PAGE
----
The year 2016 was good for the smartphone market. Innovation led the way and this translated to revenue and sales. A few setbacks plagued major companies, including Google, Samsung, and Apple, but it maintained a consistent growth overall.
Statistic analysis from online sources shows the market grew 4.3 percent from August to December, resulting in 344 million units sold throughout this period.
The current market leader, Apple Inc., experienced a 7.7% decline in sales, putting its nearest competitor (Samsung) closer to surpassing it. However, the race is not over, and Samsung will need to keep their numbers steady if they wish to overtake the Cupertino-based company.
How does the smartphone market look in 2017?
Sales statistics are what media companies use to determine which company is leading the market. They represent the “market share,” which is the percentage of global sales held by a particular brand.
Statistics come in quarters, periods of three months. In the third quarter of 2016 (July-September), Samsung held 20% of the market share, with Apple following closely at %12.5. Both sum 32.5 percent in total.
Right below are three Chinese companies that made an impression during that time. Huawei with 9.3%, Oppo with 7% (their phones mainly sell in Asia), and BBK Communication Equipment with 5.8% (also responsible for Oppo and the best-selling OnePlus phones).
The remaining 45.4 percent of the market share divides almost evenly between all of the other manufacturers worldwide.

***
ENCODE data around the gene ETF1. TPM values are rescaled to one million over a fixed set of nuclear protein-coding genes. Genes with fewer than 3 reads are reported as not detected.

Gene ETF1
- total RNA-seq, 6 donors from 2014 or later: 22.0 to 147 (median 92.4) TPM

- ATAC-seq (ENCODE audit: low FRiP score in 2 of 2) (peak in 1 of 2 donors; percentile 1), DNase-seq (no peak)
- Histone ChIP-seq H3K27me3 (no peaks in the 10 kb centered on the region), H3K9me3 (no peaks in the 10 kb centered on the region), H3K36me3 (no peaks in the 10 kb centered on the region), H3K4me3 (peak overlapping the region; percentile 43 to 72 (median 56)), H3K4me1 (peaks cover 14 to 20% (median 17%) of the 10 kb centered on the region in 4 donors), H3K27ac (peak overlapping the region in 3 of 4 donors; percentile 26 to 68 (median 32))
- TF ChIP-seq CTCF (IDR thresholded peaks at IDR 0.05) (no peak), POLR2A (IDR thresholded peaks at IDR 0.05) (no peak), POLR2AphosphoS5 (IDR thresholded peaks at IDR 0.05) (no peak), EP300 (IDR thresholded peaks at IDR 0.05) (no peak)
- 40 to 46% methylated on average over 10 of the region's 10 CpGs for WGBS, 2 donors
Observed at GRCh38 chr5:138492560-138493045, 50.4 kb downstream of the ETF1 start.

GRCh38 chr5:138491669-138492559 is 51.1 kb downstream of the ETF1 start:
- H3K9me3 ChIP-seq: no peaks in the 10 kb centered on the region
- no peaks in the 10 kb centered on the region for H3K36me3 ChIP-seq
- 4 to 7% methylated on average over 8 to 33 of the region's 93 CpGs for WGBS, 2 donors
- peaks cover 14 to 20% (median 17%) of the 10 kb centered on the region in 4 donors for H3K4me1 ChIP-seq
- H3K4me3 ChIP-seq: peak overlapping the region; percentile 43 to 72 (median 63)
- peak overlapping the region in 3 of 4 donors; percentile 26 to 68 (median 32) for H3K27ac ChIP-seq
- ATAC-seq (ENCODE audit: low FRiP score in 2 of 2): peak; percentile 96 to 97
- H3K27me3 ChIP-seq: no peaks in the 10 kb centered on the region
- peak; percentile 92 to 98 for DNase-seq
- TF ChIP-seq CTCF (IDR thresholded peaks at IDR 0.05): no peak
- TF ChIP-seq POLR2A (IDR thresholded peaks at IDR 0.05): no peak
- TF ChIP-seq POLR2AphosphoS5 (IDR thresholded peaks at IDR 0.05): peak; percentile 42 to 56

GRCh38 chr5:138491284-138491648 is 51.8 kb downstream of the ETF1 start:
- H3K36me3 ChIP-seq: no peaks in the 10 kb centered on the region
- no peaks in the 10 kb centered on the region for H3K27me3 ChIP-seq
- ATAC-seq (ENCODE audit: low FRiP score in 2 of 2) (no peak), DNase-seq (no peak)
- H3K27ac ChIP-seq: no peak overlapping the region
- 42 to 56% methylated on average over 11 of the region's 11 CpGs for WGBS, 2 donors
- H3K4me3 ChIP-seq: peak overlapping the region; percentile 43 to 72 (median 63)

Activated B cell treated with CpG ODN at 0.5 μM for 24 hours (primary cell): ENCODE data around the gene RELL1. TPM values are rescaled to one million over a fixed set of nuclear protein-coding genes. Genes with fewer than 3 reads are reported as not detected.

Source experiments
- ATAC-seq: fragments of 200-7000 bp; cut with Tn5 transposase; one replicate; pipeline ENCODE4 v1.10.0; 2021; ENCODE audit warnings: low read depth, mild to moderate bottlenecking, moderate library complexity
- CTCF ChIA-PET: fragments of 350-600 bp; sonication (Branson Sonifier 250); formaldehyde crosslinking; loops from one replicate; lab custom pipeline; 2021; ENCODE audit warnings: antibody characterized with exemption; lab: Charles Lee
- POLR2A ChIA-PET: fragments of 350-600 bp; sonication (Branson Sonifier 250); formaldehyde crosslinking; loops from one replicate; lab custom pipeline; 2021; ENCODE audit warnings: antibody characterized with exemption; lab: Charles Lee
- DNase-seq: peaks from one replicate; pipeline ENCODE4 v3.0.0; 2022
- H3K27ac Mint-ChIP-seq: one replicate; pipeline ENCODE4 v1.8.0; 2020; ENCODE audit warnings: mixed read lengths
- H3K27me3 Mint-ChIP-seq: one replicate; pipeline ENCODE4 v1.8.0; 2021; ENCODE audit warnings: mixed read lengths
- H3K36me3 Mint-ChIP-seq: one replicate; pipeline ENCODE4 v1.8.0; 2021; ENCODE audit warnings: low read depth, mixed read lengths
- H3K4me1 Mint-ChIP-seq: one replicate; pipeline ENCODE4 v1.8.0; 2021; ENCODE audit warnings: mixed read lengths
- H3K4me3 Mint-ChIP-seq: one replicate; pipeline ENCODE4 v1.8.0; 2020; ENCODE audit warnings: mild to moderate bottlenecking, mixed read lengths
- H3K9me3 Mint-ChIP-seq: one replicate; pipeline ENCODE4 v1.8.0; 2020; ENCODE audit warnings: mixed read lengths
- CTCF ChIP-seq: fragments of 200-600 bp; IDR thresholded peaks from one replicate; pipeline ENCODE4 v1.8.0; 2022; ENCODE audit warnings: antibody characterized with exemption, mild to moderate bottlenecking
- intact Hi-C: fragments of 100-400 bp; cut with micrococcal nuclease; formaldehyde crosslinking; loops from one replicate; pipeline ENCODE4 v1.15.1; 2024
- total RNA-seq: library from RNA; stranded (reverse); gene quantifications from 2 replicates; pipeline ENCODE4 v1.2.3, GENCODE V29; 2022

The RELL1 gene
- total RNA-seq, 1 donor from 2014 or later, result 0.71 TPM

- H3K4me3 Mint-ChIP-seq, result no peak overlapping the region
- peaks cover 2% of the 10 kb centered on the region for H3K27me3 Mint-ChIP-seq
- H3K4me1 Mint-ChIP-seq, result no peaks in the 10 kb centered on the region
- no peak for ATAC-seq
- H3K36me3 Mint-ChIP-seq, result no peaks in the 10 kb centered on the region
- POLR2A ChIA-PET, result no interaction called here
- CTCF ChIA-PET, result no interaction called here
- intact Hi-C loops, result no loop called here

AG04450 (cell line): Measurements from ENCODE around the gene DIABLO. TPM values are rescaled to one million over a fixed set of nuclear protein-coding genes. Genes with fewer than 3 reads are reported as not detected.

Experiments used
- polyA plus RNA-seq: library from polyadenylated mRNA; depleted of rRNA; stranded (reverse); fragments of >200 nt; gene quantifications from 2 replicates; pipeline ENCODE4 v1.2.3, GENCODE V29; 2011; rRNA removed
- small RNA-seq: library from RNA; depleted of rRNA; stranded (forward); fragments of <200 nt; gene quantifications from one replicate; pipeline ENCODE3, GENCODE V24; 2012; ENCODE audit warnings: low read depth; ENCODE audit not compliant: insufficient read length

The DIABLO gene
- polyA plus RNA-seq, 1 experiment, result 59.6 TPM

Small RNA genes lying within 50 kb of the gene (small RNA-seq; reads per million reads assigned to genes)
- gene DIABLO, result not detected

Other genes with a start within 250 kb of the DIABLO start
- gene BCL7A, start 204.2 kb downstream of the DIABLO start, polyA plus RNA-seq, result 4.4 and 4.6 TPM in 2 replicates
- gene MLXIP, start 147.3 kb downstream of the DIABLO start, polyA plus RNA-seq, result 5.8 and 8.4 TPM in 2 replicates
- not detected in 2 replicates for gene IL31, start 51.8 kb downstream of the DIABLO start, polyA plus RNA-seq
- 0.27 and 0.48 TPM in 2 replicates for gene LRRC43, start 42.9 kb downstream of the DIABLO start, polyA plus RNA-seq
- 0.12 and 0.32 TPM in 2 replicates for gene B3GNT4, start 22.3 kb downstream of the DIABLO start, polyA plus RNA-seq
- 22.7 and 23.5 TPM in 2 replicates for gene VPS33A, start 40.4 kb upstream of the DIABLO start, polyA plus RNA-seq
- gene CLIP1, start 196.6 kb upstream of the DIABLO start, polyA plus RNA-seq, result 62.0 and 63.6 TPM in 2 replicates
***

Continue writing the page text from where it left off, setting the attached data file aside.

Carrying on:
Apple is no longer master of its domain
Apple’s iPhone was the first phone that popularized the concept of a ‘smartphone,’ a device that could make calls and send texts but also get online and help you with everyday tasks.
This head start gave them an upper hand on the market that kept them at the top until Android came along. Google’s OS currently holds almost 90% of the entire market.
The Cupertino-based company reported three consecutive quarterly declines that led to the percentage drop stated above. Demand for the iPhone 7 pushed numbers up a little bit, but not high enough to make it count.
What to expect for this year’s market share
New polls have pointed out to a ‘rebound’ in smartphone sales that they attribute to the Chinese market, where people are buying more and more handsets each month.
The primary concern for users this year appeared to be data security, and this is a growing trend. In 2017, the companies that manage to allure customers with the promise of more safety will indeed experience an increase in their market share.
The Chinese market remains an almost entirely different realm, so in the West, market percentages will probably remain the same.
Apple expects to grow from revamped supply of the iPhone 7, which is possible, but might not be enough to beat Samsung, which is already launching new phones this year.